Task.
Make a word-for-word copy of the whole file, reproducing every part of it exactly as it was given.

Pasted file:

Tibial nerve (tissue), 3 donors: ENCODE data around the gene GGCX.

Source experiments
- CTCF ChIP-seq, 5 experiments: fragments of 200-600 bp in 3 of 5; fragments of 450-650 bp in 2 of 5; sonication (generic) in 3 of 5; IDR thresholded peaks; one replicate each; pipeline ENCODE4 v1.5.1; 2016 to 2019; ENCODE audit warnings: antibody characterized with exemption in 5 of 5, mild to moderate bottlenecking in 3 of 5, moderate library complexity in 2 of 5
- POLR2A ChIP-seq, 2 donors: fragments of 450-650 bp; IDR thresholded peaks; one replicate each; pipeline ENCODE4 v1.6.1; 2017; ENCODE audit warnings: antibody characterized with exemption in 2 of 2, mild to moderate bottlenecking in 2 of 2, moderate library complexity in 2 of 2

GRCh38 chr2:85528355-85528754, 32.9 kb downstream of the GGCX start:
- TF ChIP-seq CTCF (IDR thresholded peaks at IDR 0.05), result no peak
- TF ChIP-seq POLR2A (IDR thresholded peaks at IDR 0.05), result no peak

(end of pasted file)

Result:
Tibial nerve (tissue), 3 donors: ENCODE data around the gene GGCX.

Source experiments
- CTCF ChIP-seq, 5 experiments: fragments of 200-600 bp in 3 of 5; fragments of 450-650 bp in 2 of 5; sonication (generic) in 3 of 5; IDR thresholded peaks; one replicate each; pipeline ENCODE4 v1.5.1; 2016 to 2019; ENCODE audit warnings: antibody characterized with exemption in 5 of 5, mild to moderate bottlenecking in 3 of 5, moderate library complexity in 2 of 5
- POLR2A ChIP-seq, 2 donors: fragments of 450-650 bp; IDR thresholded peaks; one replicate each; pipeline ENCODE4 v1.6.1; 2017; ENCODE audit warnings: antibody characterized with exemption in 2 of 2, mild to moderate bottlenecking in 2 of 2, moderate library complexity in 2 of 2

GRCh38 chr2:85528355-85528754, 32.9 kb downstream of the GGCX start:
- TF ChIP-seq CTCF (IDR thresholded peaks at IDR 0.05), result no peak
- TF ChIP-seq POLR2A (IDR thresholded peaks at IDR 0.05), result no peak